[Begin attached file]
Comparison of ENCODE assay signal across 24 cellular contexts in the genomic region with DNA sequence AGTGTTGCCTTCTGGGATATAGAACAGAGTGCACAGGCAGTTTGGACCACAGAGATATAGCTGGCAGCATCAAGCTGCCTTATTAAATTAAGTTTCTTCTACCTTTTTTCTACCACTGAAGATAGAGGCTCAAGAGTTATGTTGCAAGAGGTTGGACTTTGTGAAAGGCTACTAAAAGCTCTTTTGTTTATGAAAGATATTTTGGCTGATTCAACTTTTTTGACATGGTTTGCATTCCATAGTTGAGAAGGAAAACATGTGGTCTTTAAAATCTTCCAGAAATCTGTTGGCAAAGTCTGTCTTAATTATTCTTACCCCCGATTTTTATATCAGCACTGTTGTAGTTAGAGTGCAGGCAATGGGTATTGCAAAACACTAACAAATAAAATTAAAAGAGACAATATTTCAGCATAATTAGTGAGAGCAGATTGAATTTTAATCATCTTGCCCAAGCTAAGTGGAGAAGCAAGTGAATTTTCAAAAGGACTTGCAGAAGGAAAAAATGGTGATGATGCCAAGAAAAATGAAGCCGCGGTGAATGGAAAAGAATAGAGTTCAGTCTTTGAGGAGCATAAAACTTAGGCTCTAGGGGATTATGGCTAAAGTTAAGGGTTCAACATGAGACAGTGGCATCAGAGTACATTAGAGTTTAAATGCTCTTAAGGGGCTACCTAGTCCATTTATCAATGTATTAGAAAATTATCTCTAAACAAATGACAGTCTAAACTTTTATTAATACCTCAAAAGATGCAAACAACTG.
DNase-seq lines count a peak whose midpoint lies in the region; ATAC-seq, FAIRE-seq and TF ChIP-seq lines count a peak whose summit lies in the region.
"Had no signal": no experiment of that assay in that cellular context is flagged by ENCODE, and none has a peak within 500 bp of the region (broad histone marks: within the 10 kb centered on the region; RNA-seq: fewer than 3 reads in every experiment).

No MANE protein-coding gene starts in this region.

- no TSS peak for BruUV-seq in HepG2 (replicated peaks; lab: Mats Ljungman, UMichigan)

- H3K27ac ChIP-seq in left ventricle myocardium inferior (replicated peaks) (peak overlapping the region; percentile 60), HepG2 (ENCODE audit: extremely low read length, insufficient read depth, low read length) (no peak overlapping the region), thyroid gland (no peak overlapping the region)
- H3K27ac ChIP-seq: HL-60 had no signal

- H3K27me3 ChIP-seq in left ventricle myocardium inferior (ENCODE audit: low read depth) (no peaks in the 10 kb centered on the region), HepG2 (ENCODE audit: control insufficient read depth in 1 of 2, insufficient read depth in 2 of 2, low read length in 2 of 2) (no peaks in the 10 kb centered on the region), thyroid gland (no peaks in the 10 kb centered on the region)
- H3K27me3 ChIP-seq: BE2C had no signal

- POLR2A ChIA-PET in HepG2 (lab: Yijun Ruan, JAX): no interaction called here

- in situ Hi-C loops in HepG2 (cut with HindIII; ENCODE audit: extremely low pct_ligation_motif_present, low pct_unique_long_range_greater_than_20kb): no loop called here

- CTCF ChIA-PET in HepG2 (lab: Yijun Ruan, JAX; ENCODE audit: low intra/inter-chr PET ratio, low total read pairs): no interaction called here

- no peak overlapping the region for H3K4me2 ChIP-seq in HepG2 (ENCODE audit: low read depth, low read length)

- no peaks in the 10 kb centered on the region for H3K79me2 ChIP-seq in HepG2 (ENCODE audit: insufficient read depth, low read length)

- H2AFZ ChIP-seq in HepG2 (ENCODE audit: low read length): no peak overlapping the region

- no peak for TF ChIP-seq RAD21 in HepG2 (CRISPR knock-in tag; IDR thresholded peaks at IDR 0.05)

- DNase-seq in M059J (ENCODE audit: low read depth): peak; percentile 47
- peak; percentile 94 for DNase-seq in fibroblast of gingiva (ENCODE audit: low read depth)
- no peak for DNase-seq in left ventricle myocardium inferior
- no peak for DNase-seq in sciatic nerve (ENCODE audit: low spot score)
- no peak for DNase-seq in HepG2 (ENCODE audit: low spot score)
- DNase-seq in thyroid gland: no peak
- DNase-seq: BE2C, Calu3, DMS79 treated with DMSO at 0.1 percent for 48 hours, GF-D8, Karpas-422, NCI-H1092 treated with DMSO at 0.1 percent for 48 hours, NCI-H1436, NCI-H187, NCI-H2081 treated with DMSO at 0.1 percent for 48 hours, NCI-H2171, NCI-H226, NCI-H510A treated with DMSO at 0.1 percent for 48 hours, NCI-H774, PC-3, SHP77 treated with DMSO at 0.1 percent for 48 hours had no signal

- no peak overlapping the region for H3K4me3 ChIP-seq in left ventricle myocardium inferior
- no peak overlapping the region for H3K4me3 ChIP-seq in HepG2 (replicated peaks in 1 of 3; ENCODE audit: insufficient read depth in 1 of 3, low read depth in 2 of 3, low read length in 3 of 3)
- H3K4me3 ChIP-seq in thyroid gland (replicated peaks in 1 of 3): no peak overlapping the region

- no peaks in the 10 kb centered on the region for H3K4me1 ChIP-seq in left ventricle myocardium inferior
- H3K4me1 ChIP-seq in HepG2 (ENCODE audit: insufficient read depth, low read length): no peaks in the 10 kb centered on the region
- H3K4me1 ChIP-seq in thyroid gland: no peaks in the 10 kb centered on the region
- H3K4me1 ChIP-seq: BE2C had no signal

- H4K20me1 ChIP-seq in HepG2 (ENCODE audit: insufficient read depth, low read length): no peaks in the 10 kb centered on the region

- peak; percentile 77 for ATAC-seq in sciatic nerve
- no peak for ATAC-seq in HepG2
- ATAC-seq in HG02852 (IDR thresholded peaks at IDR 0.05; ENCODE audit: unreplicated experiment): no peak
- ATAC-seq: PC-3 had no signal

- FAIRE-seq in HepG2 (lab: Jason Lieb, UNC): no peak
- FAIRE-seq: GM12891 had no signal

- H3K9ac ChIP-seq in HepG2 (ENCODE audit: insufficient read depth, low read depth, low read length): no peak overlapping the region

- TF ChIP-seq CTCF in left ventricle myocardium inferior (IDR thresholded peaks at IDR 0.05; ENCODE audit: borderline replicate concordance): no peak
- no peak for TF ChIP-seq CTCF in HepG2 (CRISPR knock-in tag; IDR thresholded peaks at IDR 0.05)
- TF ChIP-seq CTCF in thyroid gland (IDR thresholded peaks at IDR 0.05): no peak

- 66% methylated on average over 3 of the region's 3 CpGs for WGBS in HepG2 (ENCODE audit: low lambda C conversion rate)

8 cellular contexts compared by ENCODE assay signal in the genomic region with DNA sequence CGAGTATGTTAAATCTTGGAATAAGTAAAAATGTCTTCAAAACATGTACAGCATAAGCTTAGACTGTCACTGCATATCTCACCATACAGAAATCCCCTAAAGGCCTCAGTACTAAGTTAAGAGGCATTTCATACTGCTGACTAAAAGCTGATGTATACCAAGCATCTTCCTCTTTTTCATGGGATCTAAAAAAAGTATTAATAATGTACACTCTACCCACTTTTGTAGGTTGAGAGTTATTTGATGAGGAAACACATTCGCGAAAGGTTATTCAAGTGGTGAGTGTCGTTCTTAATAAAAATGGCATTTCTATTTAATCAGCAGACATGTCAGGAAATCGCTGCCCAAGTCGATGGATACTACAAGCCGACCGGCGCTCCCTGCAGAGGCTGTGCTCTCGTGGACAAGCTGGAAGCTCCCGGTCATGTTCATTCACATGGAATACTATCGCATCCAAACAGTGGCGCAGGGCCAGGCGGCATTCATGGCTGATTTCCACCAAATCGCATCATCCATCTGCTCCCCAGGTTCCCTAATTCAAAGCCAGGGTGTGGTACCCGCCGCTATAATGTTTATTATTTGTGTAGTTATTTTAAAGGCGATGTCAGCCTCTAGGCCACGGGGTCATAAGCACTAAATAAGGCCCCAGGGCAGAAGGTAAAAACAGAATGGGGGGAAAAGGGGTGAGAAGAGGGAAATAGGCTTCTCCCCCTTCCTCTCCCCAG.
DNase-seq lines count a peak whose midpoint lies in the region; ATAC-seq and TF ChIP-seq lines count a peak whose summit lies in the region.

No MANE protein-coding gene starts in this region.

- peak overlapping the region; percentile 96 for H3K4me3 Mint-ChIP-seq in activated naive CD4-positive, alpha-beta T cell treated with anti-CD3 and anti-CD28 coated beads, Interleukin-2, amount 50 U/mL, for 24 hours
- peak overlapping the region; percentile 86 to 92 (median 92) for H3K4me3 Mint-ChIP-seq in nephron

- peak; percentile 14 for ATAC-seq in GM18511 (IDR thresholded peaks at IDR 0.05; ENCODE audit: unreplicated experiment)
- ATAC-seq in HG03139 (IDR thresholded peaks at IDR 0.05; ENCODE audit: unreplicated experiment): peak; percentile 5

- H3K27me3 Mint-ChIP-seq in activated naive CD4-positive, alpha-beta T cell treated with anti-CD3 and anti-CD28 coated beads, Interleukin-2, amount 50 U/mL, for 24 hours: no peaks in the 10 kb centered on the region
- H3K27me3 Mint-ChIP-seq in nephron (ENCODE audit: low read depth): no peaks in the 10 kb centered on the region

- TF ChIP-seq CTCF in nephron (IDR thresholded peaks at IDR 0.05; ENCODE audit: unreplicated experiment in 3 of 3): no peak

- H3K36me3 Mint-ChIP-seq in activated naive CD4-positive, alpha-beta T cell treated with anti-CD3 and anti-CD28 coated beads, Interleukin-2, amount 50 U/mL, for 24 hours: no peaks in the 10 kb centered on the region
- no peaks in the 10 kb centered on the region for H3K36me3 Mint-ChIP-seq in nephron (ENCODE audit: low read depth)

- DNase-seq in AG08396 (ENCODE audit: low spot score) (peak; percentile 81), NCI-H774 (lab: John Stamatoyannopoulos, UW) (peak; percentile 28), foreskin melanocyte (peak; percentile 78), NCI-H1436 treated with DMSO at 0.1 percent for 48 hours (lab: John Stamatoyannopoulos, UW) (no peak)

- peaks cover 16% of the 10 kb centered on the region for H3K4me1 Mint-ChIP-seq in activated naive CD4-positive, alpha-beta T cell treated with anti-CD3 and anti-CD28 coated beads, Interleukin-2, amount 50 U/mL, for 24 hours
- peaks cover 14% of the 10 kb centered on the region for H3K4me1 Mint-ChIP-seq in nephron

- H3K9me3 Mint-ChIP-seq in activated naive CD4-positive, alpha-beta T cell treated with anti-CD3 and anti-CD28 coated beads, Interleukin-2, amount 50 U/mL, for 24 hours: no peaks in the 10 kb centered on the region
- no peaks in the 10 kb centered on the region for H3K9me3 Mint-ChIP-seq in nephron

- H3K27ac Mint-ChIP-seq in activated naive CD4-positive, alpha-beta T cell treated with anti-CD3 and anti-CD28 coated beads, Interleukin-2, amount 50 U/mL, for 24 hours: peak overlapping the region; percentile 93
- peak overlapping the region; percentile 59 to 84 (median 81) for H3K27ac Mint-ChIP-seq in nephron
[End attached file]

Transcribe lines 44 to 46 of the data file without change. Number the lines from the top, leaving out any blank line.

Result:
DNase-seq lines count a peak whose midpoint lies in the region; ATAC-seq and TF ChIP-seq lines count a peak whose summit lies in the region.

No MANE protein-coding gene starts in this region.

- peak overlapping the region; percentile 96 for H3K4me3 Mint-ChIP-seq in activated naive CD4-positive, alpha-beta T cell treated with anti-CD3 and anti-CD28 coated beads, Interleukin-2, amount 50 U/mL, for 24 hours